Some artists crowd-surf; Grace Jones prefers to conduct a regal tour. During a hyper-extended edition of ‘Pull Up To The Bumper’, the Jamaican icon promptly downs a glass of red wine before boarding the shoulders of a slightly flummoxed security guard – and commands him to ferry her around the entire front stalls of the Royal Festival Hall. Once the impromptu meet-and-greet has taken her back to the stage, Jones plants a grateful kiss on her noble steed’s head before beckoning in search of a drink top-up. Seconds later, a refilled glass appears.
This should serve as a mere taster of the delicious sense of chaos that Grace Jones brings to London’s Southbank Centre by way of closing the Meltdown Festival she’s curated, blending high-camp theatricality with a continual smashing of the fourth wall. While so many high-production pop shows now are focused on making proceedings seem so utterly effortless, their star gliding around like an otherworldly comet while the messy machine running the show stays firmly hidden away, Jones wants us to know that she’s busting her ass here, complete with its trademark Keith Haring body-paint.
“Ba-boom, ba-boom!” she exclaims from backstage, mimicking her racing heartbeat as a team of stage-hands wrestle with one of 11 costume changes. Later, she gives up hiding altogether, instead opting to change into a procession of unwieldy hats in full view of the audience, surrounded by a bemused stage crew and their hastily aimed torches.
Tonight’s often jaw-dropping show visits some of her most iconic hits. For the Parisian sleaze of ‘I’ve Seen That Face Before (Libertango)’ she tangoes her way around a live accordion player, while the Pretenders song she’s turned into a personal signature, ‘Private Life’ is performed from the floor as Jones writhes in the glittery get-up of a “wicked witch”.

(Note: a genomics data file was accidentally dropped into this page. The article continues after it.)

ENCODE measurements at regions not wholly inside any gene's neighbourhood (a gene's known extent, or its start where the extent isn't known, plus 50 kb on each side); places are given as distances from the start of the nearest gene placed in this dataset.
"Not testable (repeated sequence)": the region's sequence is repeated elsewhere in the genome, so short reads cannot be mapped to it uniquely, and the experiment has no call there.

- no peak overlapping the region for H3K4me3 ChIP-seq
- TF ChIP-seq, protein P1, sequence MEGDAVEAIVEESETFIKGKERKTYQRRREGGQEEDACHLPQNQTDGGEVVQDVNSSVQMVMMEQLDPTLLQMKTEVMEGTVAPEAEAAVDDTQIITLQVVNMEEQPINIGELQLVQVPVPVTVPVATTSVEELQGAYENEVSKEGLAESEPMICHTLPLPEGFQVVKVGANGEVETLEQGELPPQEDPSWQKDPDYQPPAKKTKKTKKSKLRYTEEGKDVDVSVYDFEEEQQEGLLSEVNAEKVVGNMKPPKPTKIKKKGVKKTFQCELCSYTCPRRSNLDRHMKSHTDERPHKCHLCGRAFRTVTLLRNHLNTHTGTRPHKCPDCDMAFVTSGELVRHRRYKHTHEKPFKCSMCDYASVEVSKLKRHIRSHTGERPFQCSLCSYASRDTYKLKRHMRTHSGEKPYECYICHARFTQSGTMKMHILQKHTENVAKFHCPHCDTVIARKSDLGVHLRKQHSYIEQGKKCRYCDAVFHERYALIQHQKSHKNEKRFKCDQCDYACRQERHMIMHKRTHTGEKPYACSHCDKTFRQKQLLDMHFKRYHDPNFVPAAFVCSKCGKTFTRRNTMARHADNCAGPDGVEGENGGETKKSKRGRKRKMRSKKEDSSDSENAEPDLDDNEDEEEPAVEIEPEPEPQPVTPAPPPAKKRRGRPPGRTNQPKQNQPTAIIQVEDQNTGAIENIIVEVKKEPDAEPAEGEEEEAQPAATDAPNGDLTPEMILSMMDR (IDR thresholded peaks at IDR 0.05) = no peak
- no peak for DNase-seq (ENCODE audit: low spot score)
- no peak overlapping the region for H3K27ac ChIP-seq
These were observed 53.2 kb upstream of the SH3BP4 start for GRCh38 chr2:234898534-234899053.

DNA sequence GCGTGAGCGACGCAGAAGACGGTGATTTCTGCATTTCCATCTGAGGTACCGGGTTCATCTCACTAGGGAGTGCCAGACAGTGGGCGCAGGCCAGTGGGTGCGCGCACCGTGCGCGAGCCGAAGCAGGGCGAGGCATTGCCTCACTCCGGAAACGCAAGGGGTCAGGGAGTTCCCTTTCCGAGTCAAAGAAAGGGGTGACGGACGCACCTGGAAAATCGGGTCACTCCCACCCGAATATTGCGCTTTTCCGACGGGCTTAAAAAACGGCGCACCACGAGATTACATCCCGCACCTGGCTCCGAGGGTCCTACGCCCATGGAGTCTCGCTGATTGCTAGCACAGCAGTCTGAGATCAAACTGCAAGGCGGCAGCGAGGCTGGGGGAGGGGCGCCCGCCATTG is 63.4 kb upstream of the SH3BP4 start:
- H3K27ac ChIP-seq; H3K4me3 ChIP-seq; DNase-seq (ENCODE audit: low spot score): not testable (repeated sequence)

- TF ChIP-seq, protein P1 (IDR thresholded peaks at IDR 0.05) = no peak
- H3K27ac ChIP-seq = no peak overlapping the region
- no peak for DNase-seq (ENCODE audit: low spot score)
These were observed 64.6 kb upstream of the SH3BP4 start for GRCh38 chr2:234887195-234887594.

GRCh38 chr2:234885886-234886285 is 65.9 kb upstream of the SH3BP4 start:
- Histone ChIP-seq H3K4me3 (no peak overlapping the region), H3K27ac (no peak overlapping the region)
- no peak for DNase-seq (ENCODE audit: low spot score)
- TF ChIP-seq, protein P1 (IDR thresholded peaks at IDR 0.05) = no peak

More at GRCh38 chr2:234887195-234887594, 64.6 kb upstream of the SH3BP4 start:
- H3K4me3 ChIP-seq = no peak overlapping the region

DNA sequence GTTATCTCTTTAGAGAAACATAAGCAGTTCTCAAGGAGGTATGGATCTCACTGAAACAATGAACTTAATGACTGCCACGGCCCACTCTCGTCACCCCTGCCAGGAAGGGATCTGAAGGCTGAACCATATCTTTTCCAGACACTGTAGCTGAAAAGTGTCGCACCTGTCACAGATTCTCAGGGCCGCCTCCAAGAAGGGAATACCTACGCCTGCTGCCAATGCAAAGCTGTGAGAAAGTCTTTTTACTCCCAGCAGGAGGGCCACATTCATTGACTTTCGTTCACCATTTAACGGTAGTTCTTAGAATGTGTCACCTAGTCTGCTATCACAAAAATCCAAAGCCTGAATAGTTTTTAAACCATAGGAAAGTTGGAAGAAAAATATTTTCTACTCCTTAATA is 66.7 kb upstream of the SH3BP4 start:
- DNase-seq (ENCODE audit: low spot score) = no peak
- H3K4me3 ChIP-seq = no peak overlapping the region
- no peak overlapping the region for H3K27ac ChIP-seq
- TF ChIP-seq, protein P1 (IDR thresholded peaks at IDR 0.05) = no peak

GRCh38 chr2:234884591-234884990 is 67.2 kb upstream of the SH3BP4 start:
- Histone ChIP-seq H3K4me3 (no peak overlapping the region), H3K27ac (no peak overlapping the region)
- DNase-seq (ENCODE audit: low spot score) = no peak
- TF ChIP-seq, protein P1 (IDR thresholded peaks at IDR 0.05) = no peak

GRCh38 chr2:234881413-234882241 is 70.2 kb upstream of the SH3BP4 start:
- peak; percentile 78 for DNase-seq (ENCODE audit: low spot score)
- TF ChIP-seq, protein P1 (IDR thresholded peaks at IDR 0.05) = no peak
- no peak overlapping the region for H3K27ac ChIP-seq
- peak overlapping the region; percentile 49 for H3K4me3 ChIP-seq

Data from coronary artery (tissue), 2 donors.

And yet, this is far from a ‘Greatest Hits’ lap of honour – Jones’ opening song is the trip-hop-meets-reggae track ‘This Is’ while the heavily autobiographical ‘Williams Blood’ (both from 2008’s ‘Hurricane’) serve as slightly more left-field choices. Elsewhere, she informs her rapt audience that there’s a brand new “African hybrid” record on the way, and treats them to an intensely smouldering preview of that album’s ‘Sunshine in Wartime’. There are also classics galore, of course – during ‘Slave to the Rhythm’ Jones gives an outing to her beloved hula-hoop, and turns herself into a human disco ball (with the help of a mirrored bowler hat) during Roxy Music cover ‘Love is the Drug’.
By the end, she’s reluctant to leave – ”they’re pulling the plug, but I can sing acapella” she announces mischievously. As a pair of pleading Southbank staff helplessly look on, she closes with a lone rendition of ‘La Vie En Rose’ (originally by Édith Piaf) with lit cigarette in hand, before nonchalantly ambling off stage mere seconds before she’s shut down. It’s Grace Jones’ world, and we’re just living in it.
Grace Jones played:
‘I’ve Done It Again’
‘My Jamaican Guy’
‘Sunshine in Wartime’
‘I’ve Seen That Face Before (Libertango)’
‘Love is the Drug’
‘Pull Up To The Bumper’
‘Slave to the Rhythm’
‘La Vie En Rose’